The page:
God does not say, “Become a saint, then I’ll love you.” Rather, he says, “See how much I love you, now let me help you become  a saint!”

As I think about this parable, I am reminded of the story of St. Maria Goretti, the virgin-martyr of modern Italy, whose feast day the Church celebrated last week. St. Maria Goretti, if you recall, was a young Italian girl who – at the age of only eleven years – suffered a most terrible death.
Maria and her family lived in a housing complex together with a young man (who was, himself, not much more than a boy; only about 18 years old) named Alessandro Serenelli. Now, one day, Alessandro attacked Maria Goretti, with the intention of abusing her.
Maria resisted him and said: “No, don’t do it. It is a sin!” You see, even in that terrible moment, she was thinking more about Alessandro’s soul than about herself. She resisted mostly because she did not want Alessandro to commit a mortal sin and so risk his salvation. How greatly did little Maria Goretti love even her enemies!

When Maria resisted his force, Alessandro stabbed her several times with a knife and then left her to die. As Maria was rushed to the hospital, she was praying for Alessandro and she insisted that her family forgive him. She underwent a terrible surgery, without any anesthesia, and then she died.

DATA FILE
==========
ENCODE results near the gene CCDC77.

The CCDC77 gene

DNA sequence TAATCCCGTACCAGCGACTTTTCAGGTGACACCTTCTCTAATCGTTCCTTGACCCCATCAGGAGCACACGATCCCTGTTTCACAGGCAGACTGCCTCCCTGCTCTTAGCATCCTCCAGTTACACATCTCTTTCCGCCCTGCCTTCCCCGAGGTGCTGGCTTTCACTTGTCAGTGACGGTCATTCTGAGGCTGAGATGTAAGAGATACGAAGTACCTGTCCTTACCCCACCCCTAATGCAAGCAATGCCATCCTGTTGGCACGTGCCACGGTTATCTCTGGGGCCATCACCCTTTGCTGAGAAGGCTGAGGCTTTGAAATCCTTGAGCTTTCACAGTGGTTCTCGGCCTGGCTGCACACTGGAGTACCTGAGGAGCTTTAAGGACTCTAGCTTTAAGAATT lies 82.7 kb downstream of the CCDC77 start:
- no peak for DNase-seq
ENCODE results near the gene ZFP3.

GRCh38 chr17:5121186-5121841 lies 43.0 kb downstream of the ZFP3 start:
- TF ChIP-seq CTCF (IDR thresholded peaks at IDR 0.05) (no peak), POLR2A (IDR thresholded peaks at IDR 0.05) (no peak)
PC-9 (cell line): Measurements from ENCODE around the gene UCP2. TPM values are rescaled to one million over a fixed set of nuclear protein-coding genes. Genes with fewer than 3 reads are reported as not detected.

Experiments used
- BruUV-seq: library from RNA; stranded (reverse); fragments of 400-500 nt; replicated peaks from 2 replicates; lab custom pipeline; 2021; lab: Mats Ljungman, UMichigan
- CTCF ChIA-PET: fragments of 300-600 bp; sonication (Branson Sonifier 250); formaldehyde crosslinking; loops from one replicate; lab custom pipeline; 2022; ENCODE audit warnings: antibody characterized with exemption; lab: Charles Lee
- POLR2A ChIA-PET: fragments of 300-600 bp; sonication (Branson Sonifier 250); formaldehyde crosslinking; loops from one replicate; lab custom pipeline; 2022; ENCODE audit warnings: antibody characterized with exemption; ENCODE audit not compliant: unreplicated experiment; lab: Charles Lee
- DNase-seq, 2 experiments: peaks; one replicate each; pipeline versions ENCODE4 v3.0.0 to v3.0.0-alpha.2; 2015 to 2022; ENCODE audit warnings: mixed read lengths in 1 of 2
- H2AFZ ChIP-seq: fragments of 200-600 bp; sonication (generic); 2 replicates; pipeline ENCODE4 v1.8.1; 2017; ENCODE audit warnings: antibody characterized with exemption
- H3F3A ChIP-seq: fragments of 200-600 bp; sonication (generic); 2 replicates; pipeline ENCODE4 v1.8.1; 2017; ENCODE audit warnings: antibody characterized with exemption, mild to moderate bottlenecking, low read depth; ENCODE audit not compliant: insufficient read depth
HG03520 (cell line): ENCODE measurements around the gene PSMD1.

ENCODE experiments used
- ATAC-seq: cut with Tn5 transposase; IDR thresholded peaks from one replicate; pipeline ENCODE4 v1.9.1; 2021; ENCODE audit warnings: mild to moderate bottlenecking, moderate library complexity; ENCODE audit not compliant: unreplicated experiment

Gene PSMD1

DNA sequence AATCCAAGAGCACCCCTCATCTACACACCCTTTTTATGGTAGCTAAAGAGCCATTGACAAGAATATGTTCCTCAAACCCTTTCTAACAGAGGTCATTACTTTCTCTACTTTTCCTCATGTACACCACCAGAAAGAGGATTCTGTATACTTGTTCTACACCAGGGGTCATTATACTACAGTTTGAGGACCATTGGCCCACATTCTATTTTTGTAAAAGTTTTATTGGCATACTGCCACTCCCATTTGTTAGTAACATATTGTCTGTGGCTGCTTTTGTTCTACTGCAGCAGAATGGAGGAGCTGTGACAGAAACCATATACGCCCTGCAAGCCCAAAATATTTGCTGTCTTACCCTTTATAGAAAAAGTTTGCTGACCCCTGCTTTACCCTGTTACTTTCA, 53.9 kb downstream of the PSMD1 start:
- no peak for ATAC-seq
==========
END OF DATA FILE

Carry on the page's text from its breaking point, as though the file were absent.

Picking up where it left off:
Alessandro was arrested and tried for murder. He was convicted, but was spared the death penalty because he was so young. Sentenced to thirty years in prison, Alessandro seemed to be bad soil indeed – certainly, everyone thought that he wasn’t worth their prayers or forgiveness.
But as Alessandro was taken away and incarcerated, something wonderful was being prepared in heaven.

After a few years, when Alessandro was asleep, Maria Goretti appeared to her murder in a dream and let him know that she had forgiven him and that, now that she was in heaven, she was praying earnestly for him. Alessandro saw Maria sending down lilies upon him, from the Blessed Virgin Mary.
He was amazed. How could she love him so much?! After all he had done to her, Maria Goretti was spending her heaven praying for his conversion! And this is where the story really begins to get good.

Alessandro experienced an intense conversion while still in the prison. He realized that God still loved him and that the grace of God was sufficient for him. Though he had done a terrible thing, though he was bad and rocky soil, filled with thorns; still, God loved him and was pouring even more graces upon him. And the proof of God’s love was the love of little Maria.